The program has also continued to see reinvestment from the private sector flow into the districts. Our local contributions to the national numbers reported above were nearly $2 million dollars in private sector investment between July 1, 2017 and June 30, 2018, which helped open 17 new businesses and created a mix of 80 new part and full time jobs. We also saw the expansion of five existing businesses and were fortunate to be the beneficiaries of nearly 2,000 hours of volunteer time.

The Downtown Economic Development Director, Lew Holloway notes that “Maintaining accreditation is an annual program goal that reflects our commitment as an organization to the best practices in downtown revitalization. We are honored to receive this recognition from the state and national Main Street Program’s and are always excited to talk with our community about what we do!”


The Main Street & Seventh Avenue Advisory Committees exist to identify, preserve and enhance the key factors that contribute to the authentic small town urban character of historic downtown Hendersonville. Organizational projects are identified, assessed and prioritized based on their contribution to and potential to enhance and support a vibrant entrepreneurial environment and the livability of downtown.


Main Street America has been helping revitalize older and historic commercial districts for more than 35 years. Today, it is a network of more than 1,600 neighborhoods and communities, rural and urban, who share both a commitment to place and to building stronger communities through preservation-based economic development. Since 1980, communities participating in the program have leveraged more than $79.12 billion in new public and private investment, generated 640,017 net new jobs and 143,613 net new businesses, and rehabilitated more than 284,936 buildings. Main Street America is a program of the nonprofit National Main Street Center, a subsidiary of the National Trust for Historic Preservation.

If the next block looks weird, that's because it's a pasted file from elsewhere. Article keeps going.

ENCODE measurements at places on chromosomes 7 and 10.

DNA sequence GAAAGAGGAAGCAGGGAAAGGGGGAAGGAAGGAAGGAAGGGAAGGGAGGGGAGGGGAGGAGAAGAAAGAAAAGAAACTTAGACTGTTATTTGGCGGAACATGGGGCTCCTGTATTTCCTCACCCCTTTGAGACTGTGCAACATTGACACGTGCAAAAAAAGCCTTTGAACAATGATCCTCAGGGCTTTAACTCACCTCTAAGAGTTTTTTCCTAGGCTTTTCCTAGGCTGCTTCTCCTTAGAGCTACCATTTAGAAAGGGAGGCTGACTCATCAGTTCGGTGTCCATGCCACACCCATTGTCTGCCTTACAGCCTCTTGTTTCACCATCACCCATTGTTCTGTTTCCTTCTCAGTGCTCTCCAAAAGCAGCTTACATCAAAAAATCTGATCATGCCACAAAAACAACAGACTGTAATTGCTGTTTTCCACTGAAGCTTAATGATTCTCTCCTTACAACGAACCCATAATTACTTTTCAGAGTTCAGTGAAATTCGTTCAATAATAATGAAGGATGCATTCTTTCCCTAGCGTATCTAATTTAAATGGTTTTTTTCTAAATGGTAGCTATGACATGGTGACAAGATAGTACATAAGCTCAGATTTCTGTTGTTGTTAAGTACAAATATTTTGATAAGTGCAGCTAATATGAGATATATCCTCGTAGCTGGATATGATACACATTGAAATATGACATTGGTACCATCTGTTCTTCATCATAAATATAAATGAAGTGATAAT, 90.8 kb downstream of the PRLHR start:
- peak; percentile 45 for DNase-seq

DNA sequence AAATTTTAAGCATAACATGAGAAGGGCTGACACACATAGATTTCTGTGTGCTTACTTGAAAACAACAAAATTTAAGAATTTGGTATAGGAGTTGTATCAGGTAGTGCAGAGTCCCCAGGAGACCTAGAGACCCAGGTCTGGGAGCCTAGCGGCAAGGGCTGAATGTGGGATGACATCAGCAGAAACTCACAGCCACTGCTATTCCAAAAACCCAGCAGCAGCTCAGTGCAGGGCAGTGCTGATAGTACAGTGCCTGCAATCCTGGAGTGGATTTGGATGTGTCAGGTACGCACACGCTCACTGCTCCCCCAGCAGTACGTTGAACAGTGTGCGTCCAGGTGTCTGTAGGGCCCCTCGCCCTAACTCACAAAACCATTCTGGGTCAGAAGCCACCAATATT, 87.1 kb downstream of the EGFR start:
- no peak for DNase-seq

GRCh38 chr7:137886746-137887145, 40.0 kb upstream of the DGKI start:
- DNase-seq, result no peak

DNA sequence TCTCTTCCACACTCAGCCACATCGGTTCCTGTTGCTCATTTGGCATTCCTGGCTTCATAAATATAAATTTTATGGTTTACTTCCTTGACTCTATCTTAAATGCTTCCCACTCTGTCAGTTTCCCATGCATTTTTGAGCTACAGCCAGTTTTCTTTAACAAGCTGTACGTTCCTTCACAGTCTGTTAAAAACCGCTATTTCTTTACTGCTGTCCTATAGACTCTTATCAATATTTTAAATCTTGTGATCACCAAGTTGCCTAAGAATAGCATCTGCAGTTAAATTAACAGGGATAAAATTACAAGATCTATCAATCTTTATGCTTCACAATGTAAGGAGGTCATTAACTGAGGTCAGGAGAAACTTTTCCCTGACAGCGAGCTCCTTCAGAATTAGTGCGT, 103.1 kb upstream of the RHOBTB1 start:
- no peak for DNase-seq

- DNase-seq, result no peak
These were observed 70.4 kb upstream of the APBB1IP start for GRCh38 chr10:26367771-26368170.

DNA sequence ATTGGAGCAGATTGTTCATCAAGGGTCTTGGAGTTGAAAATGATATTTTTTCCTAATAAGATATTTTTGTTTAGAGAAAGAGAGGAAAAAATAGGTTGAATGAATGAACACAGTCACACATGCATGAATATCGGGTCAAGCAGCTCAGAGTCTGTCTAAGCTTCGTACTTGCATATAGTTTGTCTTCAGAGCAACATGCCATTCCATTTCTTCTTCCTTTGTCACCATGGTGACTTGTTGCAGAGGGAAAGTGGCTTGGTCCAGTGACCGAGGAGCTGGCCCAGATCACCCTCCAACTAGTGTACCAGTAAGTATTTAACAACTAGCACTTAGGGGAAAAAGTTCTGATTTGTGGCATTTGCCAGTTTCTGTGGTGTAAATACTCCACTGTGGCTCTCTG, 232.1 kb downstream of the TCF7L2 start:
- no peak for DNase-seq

Posted by Allison N 05/29/2019

Water and Sewer Advisory Council Establishes Public Comment Period 

Advisory CouncilAt their meeting held on April 29, 2019, the Henderson County Water and Sewer Advisory Council decided to establish a public comment period at each of their quarterly meetings. The next meeting date has been set for July 22, 2019 with location details to be determined. The hope is to schedule the July meeting in the Flat Rock area, continuing the trend of holding the advisory council meetings in various areas and municipalities throughout Henderson County.

“This Advisory Council provides a forum where all stakeholders have a seat at the table and are able to ask questions, voice concerns and give input,” said City Councilman and Advisory Council Chair Steve Caraker. “These meetings provide a platform for Hendersonville Water and Sewer to be completely transparent with the board, the media and the public. During the April meeting we were all in agreement that creating the space for public comment was just another way for customers and citizens to get involved in how their utility is run no matter the jurisdiction.”

Those with seats at the advisory council table are Hendersonville City Council member Steve Caraker, Henderson County Commissioner Bill Lapsley, and governing board members from Fletcher, Mills River, Laurel Park, Flat Rock and Saluda. Industry and business representatives like the Chamber of Commerce and Henderson County Partnership for Economic Development, and utility customers from inside and outside the Hendersonville city limits also have seats on the council.